So I did something in December that, until right now, only six people knew about, including me. I've mentioned my PP play on this blog numerous times, obsessed over it, finished it, and handed it in. I was very proud of it. I am very proud of it. However, when my professor suggested that I submit it for my school's theatre season, I was a little hesitant. I don't show a lot of people my writing. Besides doing WIP Wednesdays on this blog, there are really only two people to whom I regularly show my writing, and I've talked about them in an old blog post about writing buddies. I find it hard to part with my babies, though I'm getting much better due to writing classes and workshops.
I also didn't know if I wanted to submit it because when I spoke about it with my advisor (who has a great hand in choosing the season, if not the whole hand), he told me that I needed to get it in very fast, as they usually announce the next season in the first week of January. The completed script was due for class on December seventeenth. I had a copy to my advisor by the fifteenth. And while I did hand him a completed script... it was a first draft. Not all of the scenes- some of them were nearly a year old. But others had been completed just hours before. I knew it wasn't ready, but because I had been encouraged to do so, I had enough nerve to turn it in.
I wasn't ashamed of my advisor reading it- I think it's an okay play. But it's not great, not yet. Besides the fact that some of the plot can be fleshed out much further, it would also be a challenge for my school's theatre space in regards to stage size, cast size (we hardly have any boys at my school, and my play would need all of them), and stunt ability (there's not a lot, but it is Peter Pan and since the Spiderman debacle, people are pretty leery about the whole flying thing, no matter how brief.) I didn't know what to expect in ways of reaction. They've set precedent in working with student playwrights after they choose the student's show, and I wasn't sure if that might happen to me. When I would have exchanges about the next season with my advisor, he would be cryptic. I got an e-mail response from him this week telling me that he thought I would be very happy with the next season.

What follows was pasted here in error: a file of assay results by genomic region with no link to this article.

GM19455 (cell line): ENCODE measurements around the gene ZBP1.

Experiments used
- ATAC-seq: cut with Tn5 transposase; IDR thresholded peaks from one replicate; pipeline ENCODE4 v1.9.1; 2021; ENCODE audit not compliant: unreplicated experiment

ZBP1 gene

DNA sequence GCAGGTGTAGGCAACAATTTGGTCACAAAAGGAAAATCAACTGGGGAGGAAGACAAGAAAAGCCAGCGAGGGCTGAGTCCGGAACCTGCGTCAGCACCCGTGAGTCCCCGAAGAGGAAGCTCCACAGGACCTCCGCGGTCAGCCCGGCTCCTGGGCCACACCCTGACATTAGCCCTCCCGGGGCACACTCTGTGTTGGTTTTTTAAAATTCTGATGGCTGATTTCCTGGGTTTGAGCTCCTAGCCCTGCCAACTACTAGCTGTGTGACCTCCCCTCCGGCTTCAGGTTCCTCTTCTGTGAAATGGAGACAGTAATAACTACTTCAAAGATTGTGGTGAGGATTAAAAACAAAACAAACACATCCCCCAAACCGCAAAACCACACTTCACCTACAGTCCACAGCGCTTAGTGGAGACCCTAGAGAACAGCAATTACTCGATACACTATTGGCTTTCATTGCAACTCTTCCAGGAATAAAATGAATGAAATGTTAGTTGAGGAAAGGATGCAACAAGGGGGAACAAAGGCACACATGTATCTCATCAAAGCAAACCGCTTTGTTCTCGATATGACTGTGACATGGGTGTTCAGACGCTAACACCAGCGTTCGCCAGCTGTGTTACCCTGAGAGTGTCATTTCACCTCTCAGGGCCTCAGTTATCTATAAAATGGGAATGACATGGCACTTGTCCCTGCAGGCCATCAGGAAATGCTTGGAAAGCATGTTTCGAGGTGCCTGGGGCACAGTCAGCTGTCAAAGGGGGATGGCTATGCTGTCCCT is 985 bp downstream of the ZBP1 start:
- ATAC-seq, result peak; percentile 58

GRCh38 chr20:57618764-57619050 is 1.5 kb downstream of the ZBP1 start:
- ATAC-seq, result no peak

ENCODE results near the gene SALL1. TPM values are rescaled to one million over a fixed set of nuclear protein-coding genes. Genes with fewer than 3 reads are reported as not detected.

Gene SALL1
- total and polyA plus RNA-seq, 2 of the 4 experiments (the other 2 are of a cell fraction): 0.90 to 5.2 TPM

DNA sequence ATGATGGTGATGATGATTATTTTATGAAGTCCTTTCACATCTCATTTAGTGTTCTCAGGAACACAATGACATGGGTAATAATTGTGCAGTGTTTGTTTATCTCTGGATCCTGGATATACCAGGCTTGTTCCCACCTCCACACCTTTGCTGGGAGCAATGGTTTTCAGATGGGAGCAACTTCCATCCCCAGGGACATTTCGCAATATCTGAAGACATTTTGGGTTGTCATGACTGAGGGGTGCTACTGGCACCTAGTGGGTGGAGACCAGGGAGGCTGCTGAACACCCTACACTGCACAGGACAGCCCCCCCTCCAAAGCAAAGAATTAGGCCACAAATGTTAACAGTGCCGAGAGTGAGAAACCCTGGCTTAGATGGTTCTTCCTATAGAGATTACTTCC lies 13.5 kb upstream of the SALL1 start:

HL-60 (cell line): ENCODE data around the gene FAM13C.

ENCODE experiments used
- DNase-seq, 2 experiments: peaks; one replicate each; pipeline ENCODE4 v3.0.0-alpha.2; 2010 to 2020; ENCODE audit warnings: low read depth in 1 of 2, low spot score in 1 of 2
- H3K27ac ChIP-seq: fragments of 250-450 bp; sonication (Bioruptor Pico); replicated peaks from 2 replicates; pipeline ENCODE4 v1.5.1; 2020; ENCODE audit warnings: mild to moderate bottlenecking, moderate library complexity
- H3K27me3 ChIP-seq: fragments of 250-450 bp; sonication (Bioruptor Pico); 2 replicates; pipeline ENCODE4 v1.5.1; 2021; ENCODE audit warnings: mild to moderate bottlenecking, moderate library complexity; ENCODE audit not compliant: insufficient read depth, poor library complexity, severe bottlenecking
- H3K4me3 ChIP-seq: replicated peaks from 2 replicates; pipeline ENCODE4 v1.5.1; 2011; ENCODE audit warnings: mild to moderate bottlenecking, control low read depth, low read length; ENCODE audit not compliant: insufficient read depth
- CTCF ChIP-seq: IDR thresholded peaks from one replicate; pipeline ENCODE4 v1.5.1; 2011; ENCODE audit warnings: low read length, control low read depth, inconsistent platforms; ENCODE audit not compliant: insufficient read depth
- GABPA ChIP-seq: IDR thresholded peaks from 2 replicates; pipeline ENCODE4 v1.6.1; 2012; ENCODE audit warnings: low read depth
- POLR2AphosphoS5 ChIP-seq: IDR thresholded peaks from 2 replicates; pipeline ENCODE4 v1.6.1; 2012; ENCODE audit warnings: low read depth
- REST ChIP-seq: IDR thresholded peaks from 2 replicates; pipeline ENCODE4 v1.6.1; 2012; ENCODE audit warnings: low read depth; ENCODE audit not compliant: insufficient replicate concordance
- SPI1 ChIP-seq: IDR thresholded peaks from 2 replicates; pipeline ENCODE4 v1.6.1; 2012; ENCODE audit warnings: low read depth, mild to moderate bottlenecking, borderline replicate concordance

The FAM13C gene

It was announced last night. My play is not on it.
Am I sad? No. Not at all. The part of me that really wanted to have a play I love produced this soon is a little disappointed. But I don't feel cheated or gyped or disrespected or overlooked. I'm not relieved, but it does take a good deal of pressure off of the rewrites I'm doing now, which I would have embarked on either way. I do want to publish this play one day, but it needs a lot of work.
So I don't consider this a failure. I won't lie- there was a moment or two when I thought, "If he hates the play, does that make me an awful writer? What does this mean?" But the fact is, I don't know if he hated the play. He might- we have different tastes in plays and I wrote a play I would want to see. But he might not hate it. There is a myriad of reasons why my play wasn't chosen; dislike could be one reason, but even if it is, there's probably something else too (like the casting of non-existent boys.) Also... the season is freaking awesome. I felt nothing but excitement when I read it.
So no failure here. Not success either, really, but it doesn't lessen my passion for the play and it hasn't slowed my rewrites. I just sent a fresh draft, complete with two brand-new scenes, off to one of my trusty writing partners last night. Hopefully with his edits, I can make it even better and hope to one day see it mounted on a stage.